Federal Judge Rules People Under Felony Indictment Can Buy Guns

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Brianna Lyman News and Commentary Writer
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A federal judge in Texas ruled Monday that people under felony indictment can still buy guns, citing the Supreme Court’s recent landmark decision.

U.S. District Judge David Counts ruled that the Supreme Court’s June decision in New York State Rifle and Pistol Association v. Bruen meant that the Second Amendment could not be treated as a “second-class right.”

The case began after  Jose Gomez Quiroz was attempted to buy a gun while under a state burglary indictment and was charged for violating a federal ban on attempting to buy firearms while under felony indictment, according to the Associated Press. Counts cited the Supreme Court’s ruling that gun restrictions should only be upheld if they are rooted in history and ruled that there is no legal tradition of preventing someone charged with — but not convicted of — a felony from buying a firearm.

“Although not exhaustive, the Court’s historical survey finds little evidence that … [the federal ban] – which prohibits those under felony indictment from obtaining a firearm – aligns with this Nation’s historical tradition,” he wrote in his ruling. “[T]he Government must prove that laws regulating conduct covered by the Second Amendment’s plain text align with this Nation’s historical tradition. The Government does not meet that burden.”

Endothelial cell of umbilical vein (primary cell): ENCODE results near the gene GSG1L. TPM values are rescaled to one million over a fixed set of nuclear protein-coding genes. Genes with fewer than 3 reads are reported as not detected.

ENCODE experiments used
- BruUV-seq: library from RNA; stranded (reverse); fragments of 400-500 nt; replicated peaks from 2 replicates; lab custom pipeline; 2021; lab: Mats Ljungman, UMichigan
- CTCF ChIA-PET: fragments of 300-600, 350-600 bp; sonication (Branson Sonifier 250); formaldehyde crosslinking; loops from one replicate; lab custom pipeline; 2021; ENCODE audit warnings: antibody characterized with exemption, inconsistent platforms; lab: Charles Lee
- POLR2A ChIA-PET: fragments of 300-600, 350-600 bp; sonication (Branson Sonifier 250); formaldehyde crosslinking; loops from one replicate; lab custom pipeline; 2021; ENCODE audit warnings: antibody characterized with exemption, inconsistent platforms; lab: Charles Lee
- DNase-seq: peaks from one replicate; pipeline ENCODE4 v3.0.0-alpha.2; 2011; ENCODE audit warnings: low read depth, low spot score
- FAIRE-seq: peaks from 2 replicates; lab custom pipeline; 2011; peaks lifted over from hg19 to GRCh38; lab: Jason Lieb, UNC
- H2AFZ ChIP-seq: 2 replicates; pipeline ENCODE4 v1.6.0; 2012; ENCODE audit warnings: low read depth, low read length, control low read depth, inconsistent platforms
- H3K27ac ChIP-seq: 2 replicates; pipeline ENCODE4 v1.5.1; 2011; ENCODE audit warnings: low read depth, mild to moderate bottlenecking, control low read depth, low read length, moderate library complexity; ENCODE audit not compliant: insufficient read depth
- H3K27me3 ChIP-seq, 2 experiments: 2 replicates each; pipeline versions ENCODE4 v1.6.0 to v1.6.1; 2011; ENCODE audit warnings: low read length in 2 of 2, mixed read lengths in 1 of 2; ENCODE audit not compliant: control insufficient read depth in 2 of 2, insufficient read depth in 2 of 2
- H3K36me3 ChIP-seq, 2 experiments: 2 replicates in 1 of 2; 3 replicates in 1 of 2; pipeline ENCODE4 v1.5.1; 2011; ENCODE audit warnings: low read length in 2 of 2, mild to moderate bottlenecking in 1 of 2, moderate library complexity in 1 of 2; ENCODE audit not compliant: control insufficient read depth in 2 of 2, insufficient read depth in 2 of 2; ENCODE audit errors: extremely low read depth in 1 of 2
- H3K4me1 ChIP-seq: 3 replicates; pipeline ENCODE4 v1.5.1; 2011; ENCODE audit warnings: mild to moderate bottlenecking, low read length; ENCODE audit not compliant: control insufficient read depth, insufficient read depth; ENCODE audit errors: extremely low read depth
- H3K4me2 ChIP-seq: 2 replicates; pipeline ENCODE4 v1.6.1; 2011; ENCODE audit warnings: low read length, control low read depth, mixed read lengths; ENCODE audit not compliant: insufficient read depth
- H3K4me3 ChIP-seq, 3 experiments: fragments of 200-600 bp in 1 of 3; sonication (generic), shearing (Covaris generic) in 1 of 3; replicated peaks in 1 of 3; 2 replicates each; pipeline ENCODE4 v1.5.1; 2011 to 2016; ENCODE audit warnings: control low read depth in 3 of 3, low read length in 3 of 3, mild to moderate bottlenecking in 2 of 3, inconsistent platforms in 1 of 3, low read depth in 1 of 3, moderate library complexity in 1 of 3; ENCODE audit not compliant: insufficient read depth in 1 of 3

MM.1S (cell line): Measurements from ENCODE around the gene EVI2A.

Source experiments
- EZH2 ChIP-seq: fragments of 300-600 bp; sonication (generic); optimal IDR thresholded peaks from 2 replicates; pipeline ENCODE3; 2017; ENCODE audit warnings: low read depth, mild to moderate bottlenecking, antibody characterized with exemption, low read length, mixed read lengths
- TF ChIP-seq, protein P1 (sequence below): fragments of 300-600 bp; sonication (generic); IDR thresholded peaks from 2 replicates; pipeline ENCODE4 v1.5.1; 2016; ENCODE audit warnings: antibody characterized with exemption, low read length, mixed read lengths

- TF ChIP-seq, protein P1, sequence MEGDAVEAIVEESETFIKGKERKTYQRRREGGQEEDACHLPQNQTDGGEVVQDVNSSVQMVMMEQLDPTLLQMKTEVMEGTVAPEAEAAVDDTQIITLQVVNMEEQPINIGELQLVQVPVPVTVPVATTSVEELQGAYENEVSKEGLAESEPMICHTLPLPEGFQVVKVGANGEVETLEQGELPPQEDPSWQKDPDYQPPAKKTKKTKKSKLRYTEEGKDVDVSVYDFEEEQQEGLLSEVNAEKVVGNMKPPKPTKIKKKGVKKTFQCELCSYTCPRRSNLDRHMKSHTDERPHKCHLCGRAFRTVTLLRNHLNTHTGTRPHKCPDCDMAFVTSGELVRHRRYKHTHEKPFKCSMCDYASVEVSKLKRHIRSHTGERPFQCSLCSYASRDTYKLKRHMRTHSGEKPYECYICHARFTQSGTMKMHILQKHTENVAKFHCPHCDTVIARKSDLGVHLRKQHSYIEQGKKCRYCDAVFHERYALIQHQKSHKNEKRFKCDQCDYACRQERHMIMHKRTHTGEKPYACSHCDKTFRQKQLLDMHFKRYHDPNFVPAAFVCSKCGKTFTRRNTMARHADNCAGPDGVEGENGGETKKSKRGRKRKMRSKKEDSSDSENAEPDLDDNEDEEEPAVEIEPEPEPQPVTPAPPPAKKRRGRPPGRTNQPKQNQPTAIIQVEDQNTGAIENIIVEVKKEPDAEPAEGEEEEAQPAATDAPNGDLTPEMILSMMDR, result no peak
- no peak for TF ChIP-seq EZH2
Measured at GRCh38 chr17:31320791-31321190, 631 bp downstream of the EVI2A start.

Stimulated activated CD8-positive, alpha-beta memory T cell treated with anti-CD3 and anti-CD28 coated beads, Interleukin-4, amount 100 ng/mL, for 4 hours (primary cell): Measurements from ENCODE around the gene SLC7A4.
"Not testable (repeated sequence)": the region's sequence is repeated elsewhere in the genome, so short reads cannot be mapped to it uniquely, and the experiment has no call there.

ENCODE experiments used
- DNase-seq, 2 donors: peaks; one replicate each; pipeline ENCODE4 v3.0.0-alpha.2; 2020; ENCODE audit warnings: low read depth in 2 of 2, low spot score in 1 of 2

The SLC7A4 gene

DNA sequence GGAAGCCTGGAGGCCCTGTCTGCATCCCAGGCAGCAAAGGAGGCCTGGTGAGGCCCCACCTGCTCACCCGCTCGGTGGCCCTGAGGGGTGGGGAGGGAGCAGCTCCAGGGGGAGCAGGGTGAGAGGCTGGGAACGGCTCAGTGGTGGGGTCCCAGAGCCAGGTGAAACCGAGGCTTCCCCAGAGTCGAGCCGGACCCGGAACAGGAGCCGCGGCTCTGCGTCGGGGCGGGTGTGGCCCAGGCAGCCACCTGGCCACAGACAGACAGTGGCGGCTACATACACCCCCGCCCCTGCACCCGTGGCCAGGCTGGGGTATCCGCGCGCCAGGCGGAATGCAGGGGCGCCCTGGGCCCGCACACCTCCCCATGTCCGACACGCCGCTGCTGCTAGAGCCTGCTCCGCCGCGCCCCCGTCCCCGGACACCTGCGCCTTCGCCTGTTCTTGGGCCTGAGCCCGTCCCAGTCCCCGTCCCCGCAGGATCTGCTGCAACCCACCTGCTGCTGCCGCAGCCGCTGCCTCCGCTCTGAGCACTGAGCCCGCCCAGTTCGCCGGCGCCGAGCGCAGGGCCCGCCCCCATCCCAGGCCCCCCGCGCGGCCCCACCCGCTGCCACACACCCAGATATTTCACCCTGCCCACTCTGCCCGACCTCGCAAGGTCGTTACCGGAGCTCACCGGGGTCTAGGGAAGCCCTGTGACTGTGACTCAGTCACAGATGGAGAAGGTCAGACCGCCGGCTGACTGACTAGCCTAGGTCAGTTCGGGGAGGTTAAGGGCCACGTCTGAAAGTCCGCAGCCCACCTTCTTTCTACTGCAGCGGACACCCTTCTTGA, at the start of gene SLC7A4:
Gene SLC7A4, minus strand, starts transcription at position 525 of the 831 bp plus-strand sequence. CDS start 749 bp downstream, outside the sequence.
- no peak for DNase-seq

Counts did, however, acknowledge thought that his ruling could have “real-world consequences” and that “valid public policy and safety concerns exist.”

Counts was appointed by former President Donald Trump and assumed office in 2018. (RELATED: ‘Dissolve The Supreme Court’: Liberals Go Ballistic Over SCOTUS Upholding Gun Rights)

In June the U.S. Supreme Court ruled 6-3 that Americans have the right to carry firearms in public, with Justice Clarence Thomas authoring the majority opinion.

“The constitutional right to bear arms in public for self-defense is not ‘a second-class right, subject to an entirely different body of rules than the other Bill of Rights guarantees,” the court ruled. “The exercise of other constitutional rights does not require individuals to demonstrate to government officers some special need.”